It's hard to believe that it has been only slightly more than three years since Brodie Jeffery first arrived in Sudbury.
The level to which the 27 year-old native of Whitby and first ever coach of the Laurentian Voyageurs baseball team has immersed himself into the summer sport has been impressive.
Still, all good things must eventually come to an end.
For Jeffery and fiancee/local media personality Molly Frommer, this means a return closer to home, as well as a new career, for the former.
Preparing to begin his training with the Ontario Provincial Police early in the new year, Jeffery leaves northern Ontario with a wealth of life experience that is sure to prove handy in tackling one of the more challenging jobs around.
"When I arrived, in August 2017, I was single and had a lot of extra time on my hands," said Jeffery, who quickly teamed up with Jean-Gilles Larocque, founder of The Baseball Academy.
"I wanted to help out as much as possible," added Jeffery. "In three years, I guess I did get involved pretty heavily."
Though baseball was in his blood, at the time, the same could not be said for his knowledge of the nickel city. Jeffery could call upon recollections of just one trip north to attend the Big Nickel Hockey Tournament as a peewee.
Even that visit was cut short as his father decided a late Saturday night ride home following the elimination of the team was certainly a reasonable decision, as long as the car was loaded with boston cream donuts.
Returning a decade later, working with athlete upon athlete, with team upon team, Jeffery was embraced into the community.
"I won't ever forget the people I have met - I enjoy a better understanding of the northern Ontario lifestyle," he said. "It's just something that I never imagined being the way that it is - in a positive way, obviously."
"I came up here knowing nobody and I'm leaving with a lot of good, close friends who helped take care of Molly and I through the past couple of years. All of those people helped me to develop as a person, taught me a lot about myself."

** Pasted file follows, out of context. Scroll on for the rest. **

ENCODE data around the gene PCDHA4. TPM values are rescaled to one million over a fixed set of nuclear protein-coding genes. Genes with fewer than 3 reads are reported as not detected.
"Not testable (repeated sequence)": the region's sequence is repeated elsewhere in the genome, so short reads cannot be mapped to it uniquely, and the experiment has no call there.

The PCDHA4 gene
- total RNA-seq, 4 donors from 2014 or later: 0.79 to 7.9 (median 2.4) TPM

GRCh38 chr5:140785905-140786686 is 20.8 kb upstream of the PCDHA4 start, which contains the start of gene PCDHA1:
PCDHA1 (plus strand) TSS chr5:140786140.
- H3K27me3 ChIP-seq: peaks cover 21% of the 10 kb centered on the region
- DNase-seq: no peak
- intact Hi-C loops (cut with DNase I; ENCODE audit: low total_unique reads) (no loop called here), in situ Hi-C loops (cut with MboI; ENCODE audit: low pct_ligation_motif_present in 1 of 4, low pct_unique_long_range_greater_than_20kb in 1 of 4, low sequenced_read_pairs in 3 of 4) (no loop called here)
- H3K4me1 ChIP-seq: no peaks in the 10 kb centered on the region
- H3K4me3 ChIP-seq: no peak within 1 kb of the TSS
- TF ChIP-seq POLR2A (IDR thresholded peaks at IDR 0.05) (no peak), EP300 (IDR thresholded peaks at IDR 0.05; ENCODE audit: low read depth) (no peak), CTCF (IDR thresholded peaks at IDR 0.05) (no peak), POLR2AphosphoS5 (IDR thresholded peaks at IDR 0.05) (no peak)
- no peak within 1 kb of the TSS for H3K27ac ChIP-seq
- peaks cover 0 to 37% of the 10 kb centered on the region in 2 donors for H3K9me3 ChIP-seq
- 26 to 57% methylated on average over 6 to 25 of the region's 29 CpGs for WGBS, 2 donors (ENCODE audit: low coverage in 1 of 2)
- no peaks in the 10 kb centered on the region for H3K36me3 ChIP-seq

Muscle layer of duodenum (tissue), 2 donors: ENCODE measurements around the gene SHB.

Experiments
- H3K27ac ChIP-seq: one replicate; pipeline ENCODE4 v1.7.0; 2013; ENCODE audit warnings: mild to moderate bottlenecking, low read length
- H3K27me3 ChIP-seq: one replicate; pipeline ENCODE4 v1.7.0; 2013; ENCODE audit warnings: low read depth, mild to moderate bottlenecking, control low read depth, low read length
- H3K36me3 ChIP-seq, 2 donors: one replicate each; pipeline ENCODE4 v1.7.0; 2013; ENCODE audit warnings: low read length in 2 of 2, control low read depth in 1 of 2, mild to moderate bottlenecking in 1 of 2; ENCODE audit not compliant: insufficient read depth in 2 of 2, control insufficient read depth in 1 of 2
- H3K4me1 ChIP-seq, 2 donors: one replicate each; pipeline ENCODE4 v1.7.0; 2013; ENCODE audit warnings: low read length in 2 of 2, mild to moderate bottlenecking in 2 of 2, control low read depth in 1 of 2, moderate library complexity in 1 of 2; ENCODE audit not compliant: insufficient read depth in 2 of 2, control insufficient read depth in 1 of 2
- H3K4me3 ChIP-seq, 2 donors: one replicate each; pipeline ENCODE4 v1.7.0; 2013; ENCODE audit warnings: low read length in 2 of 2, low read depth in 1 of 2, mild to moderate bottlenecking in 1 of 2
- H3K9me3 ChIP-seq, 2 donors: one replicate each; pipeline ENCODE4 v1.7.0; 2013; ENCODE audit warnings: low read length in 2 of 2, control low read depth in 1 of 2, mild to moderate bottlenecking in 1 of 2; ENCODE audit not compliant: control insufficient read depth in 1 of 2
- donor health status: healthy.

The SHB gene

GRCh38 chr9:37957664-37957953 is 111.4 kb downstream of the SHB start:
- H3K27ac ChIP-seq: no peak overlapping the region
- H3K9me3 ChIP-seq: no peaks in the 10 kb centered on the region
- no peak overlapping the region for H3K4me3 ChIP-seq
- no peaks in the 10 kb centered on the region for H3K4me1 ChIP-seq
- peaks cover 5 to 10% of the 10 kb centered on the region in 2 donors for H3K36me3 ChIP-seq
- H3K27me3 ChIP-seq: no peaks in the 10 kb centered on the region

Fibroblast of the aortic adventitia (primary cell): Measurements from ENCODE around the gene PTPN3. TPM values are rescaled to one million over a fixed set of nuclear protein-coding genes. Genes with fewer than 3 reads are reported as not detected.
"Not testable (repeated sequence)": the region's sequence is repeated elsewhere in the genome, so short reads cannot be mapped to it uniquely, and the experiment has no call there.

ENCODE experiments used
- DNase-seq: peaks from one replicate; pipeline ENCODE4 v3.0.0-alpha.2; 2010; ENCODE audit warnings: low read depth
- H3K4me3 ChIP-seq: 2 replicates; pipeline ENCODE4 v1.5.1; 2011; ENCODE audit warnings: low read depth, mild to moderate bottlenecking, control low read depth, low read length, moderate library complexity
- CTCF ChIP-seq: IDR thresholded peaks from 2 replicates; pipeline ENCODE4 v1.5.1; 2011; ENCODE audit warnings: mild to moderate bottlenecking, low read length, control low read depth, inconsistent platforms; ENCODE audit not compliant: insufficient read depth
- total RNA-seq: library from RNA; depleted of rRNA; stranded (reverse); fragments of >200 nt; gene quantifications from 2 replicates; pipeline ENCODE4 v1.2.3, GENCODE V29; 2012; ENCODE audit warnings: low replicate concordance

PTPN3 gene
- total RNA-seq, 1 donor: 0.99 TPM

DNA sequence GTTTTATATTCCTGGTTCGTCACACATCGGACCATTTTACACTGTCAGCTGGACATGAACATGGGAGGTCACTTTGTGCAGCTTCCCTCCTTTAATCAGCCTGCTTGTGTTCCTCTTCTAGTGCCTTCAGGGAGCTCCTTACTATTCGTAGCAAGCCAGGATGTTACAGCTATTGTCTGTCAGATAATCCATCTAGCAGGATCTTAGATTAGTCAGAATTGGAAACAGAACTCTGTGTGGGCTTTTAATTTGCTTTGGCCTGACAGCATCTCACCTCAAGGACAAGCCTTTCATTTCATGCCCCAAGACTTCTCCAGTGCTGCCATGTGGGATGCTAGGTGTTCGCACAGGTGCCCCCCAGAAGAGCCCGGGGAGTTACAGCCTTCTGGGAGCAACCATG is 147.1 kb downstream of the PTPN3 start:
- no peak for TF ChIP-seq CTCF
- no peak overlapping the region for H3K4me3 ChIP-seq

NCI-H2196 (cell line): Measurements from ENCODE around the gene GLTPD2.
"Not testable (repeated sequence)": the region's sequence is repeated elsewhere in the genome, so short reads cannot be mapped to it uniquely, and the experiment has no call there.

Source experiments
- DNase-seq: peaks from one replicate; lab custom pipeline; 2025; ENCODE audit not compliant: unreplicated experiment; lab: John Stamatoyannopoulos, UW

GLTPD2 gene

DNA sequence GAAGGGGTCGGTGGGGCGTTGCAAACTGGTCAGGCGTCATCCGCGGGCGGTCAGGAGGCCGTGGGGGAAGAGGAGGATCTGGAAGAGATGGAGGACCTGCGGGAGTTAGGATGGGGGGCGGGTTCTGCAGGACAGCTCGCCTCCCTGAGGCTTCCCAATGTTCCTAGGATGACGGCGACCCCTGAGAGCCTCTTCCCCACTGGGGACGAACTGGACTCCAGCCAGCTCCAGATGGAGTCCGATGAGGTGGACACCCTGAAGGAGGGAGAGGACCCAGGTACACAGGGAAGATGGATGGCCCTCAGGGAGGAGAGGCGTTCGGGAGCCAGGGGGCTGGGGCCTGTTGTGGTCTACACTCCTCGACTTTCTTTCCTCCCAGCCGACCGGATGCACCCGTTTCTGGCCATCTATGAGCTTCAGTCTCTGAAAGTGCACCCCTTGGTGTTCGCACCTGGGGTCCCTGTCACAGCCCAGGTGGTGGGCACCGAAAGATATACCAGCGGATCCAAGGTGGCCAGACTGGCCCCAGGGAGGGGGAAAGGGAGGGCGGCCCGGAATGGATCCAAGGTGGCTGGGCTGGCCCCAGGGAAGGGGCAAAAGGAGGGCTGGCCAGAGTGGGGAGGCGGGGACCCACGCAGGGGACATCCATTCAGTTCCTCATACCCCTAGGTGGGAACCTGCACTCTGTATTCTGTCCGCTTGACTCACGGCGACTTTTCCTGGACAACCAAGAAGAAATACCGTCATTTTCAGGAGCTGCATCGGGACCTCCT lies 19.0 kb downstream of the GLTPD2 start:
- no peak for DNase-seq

Yes, there is that small matter of an engagement to a newfound love that played a pivotal role in this entire story.
Throughout his youth, Jeffery was fixated on a career in baseball, ideally as a coach of a college team south of the border. Through positions with schools in Alabama and Tennessee, he hoped to secure a post upon which he could build.
Then he met J-G (Larocque).
"I realized that it was going to take years to go this route through the States," said Jeffery. "I took the position (in Sudbury) with high expectations, thinking that it could be a career, eventually."
And perhaps, were he still single, there might be the patience to follow that path.
But if the pandemic proved anything to the young couple, it was that a sense of stability was a wonderful thing.
"Molly is so supportive and wants me to succeed with everything, but we agreed that it was tough for me not being at family events, missing all of these things," said Jeffery.
"With the pandemic, we had time to breathe and kind of get a feel for where we saw ourselves as a team, together. It was only when everything got cancelled that we realized just how much we loved that lifestyle more than me travelling all of the time and her dealing with everything by herself, really not knowing that many people here."
While a career that offered more stability was a given, Jeffery also had to factor in exactly how much time he could commit to reaching the eventual end goal, with a marriage and such to plan in the not-too-distant future.
Teaching would require a return to post-secondary education. Going the route of the military, a profession that truly appealed to Jeffery, might well carry a lengthy deployment away from home.
So began the research into policing. The discipline, the community involvement, being a role model all seemed to flow naturally from the roles he had filled on the baseball diamond.
"As a baseball coach, you have a responsibility to try and be a positive influence in the lives of these kids," he said. "There are so many life skills that will take your players so much further than their baseball skills."
"It's been a very meticulous process, with all of the different stages to this point. I leaned upon my background in sports a lot throughout the process. When I was in school (in the States), I would be up at 5:00 a.m., doing workouts at 6:00, then going to class."
"After school, it was off to baseball, then dinner and the study hall. It's a very regimented disciplined lifetsyle."
And it was all that he wanted to do, when he first arrived in Sudbury, before meeting his true love, before life got in the way.
Not that Jeffery has completely abandoned baseball, as he prepares to start class at the OPP College in Aylmer (Ontario) on January 5th.
"I am going to slowly integrate it (baseball) back in, but I don't see myself taking on as many roles as I have in the past three years - or roles that are as big."
"It's not time to move on - I still want to be part of baseball - but it is time to focus on my family, my career."
And it's time to take the next step, following a very special three years in Sudbury.